John 5:1-15, NIV

I think you can quickly see this is a very different situation to the one we saw in Galilee with those vast crowds. When you go to Jerusalem, the city of Jerusalem - and you can go there today and still see approximately the same structure of the old city of Jerusalem as existed in Jesus' time. There are a number of gates into the city. We've got one mentioned here, the Sheep Gate. You can go through the equivalent gates, although the construction and the building of the Old City is much later than the time of Jesus, but you've still got the traditional walls of the city and the gates and you can go through them.

Pool of Bethesda

On your way in, as you're heading towards the Temple (which is right in the middle of the city), you can pass by a site which is the Pool of Bethesda. It's still there today. It's been excavated and they've even found the five columns, or colonnades in the excavation that are described here by John. I've had the opportunity to go through that gate, to go to that pool and then to head up to the site of the Temple, known as the Temple Mount. In my imagination, I can envisage what it was like for people visiting the city: coming through the gate feeling they'd come to their wonderful capital city, the City of God, the City of David, the city of the Temple. It would have been an exciting feeling.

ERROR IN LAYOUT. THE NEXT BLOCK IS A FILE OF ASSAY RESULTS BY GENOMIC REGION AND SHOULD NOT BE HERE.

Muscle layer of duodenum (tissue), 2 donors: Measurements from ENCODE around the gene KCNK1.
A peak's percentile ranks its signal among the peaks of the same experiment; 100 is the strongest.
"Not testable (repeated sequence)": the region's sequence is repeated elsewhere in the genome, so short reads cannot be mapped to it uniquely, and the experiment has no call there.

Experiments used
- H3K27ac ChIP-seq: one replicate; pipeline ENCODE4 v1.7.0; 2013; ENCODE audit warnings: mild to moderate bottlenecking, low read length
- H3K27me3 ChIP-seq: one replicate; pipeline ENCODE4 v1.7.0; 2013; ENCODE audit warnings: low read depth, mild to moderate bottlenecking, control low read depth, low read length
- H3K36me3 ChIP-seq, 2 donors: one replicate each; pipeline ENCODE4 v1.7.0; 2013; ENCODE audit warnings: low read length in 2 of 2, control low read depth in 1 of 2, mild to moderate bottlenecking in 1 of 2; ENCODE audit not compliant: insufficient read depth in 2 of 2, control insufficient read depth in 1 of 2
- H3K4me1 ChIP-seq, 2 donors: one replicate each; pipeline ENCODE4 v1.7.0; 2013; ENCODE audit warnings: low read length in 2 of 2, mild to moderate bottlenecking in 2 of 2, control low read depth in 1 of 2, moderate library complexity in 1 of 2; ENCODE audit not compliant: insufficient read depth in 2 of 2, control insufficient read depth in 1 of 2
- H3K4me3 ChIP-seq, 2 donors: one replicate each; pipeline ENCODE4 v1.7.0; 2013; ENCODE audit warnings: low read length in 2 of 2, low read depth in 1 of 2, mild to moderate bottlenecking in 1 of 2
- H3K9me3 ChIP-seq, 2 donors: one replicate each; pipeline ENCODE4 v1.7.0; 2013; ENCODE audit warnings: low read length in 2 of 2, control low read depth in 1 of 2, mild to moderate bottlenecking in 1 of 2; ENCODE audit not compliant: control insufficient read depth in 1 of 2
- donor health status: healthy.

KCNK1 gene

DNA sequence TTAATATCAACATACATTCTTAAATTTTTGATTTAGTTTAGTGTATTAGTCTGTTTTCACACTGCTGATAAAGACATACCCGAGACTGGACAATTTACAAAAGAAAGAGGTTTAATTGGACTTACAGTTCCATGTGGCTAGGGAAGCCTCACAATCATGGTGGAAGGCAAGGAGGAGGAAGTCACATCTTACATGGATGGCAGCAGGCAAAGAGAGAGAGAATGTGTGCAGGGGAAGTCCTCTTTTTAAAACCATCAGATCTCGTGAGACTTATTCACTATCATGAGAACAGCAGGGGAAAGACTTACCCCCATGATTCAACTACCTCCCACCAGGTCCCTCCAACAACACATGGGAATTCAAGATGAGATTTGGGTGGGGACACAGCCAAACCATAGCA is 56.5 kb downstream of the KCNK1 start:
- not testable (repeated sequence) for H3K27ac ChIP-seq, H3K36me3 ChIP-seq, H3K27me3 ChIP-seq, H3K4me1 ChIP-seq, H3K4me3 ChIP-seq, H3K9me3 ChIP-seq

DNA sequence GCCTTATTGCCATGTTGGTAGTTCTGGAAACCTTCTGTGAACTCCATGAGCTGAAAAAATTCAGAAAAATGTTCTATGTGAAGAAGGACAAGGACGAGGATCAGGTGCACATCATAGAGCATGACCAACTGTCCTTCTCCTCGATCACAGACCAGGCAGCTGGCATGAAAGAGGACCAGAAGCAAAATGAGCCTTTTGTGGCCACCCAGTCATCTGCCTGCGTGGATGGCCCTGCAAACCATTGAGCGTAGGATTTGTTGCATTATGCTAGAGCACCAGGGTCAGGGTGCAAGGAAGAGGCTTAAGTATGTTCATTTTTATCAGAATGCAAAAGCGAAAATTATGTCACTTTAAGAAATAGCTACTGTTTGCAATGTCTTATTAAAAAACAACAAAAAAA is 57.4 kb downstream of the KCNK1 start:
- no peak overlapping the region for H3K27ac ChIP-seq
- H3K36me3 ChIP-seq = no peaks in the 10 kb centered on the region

This pool, this rather large pool - which you can see the remains of - was on the main road up from one of the gates towards the Temple. Many people have suggested that one of the functions of this pool was for ritual cleansing, or ritual washing. The Jews had these ritual washing pools and archaeology has revealed them all over Israel; they called it a ‘mikvah,’ a place of cleansing. I can imagine some people coming up to the Temple - preparing for worship, preparing for a religious festival, preparing to bring an animal sacrifice through the priests to God - would have stopped by this pool and washed themselves, in a ritual sense - not just for physical cleanliness, but as a sign of wanting to wash away their sins. Also, at the pool, which John specifically mentioned, people who were sick gathered around the pool and he refers, somewhat mysteriously, to the waters being stirred. What would stir the waters? Was it something miraculous that happened? Was it perhaps, more likely, an underground spring right under the pool that would bubble up from time to time and create a stirring of the waters? We don't exactly know, but either of these possibilities exist and if there was some underground spring, from time to time the waters would be stirred.